Over the course of the evening, our conversation ranged from world affairs to what was going on in each other’s lives. As we were not able to attend the international conference this year, and our time together was limited, we were most interested to discuss how the gospel was progressing and what the pressing needs were. Work is, as is often, slow progress and the needs are many. I will share with you the most interesting and relevant work that is being done.

Printing Materials

Harka and team have set up a small print on demand shop. Think Kinkos in Nepal. They can take in work from those who require printing and use the gains to offset the costs of printing materials for the gospel and training to go forward. However, the demand for training materials outpaces the funds quite considerably. There is a need to print a thousand copies of fourteen booklets – the First Principles series – each cost about a dollar to make. These materials have been translated into one of eight Nepali languages (there are 127 altogether) and are ready to be printed. Each series of books represent great training to an individual leader, multiple leaders, or many congregants who belong to a church.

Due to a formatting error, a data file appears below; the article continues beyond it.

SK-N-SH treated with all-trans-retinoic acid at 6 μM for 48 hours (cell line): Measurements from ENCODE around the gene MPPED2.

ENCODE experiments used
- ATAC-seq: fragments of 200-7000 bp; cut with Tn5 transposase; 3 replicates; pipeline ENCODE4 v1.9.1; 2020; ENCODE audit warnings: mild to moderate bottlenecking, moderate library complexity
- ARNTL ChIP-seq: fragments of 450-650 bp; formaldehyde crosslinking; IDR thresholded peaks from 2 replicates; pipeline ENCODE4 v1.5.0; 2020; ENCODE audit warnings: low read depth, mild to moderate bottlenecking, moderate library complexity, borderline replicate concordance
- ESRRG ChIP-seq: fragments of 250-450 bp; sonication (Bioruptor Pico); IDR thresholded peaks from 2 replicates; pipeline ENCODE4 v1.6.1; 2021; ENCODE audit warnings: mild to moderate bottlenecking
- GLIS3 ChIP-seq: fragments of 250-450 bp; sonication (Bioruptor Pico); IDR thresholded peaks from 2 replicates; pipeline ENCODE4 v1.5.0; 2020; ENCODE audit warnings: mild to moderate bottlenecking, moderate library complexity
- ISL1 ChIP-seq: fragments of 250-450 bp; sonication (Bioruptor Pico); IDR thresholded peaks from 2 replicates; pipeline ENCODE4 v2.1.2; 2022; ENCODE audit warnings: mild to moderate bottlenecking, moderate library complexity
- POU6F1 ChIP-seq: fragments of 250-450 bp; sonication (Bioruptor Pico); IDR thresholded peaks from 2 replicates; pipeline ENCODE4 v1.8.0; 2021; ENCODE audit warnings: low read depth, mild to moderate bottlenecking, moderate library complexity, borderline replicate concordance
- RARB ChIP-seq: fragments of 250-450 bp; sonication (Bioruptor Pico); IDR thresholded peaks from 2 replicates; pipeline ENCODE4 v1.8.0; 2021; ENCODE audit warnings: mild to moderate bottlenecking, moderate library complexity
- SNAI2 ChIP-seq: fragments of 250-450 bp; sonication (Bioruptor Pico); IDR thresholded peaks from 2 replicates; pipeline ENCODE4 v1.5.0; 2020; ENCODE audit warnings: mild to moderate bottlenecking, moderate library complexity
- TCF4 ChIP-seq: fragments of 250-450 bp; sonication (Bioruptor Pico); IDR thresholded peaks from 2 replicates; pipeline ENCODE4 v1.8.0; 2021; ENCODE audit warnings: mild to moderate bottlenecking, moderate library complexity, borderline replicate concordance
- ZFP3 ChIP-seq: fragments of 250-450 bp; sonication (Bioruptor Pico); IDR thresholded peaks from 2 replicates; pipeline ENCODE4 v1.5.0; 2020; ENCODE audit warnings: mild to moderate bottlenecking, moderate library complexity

The First Principles series sets up the gospel and the ways of Christ, teaching its readers in a similar manner to how the first church and early church did in the book of Acts. To learn more about this series, click here. The books Harka is printing is a direct translation of the English materials. Paige and I have worked through many of the books with our church context.

I will say that the materials are not the only training resource these leaders receive. Harka is the leader of the network that is training pastors, whom go out and train other faithful men. There is much diligence to the work that is being done to make sure Christ’s doctrine is taught soundly and guarded faithfully to be used correctly. Harka’s participation in the BILD network offers guidance and training as well.

Printed books for training.

Radio Broadcasting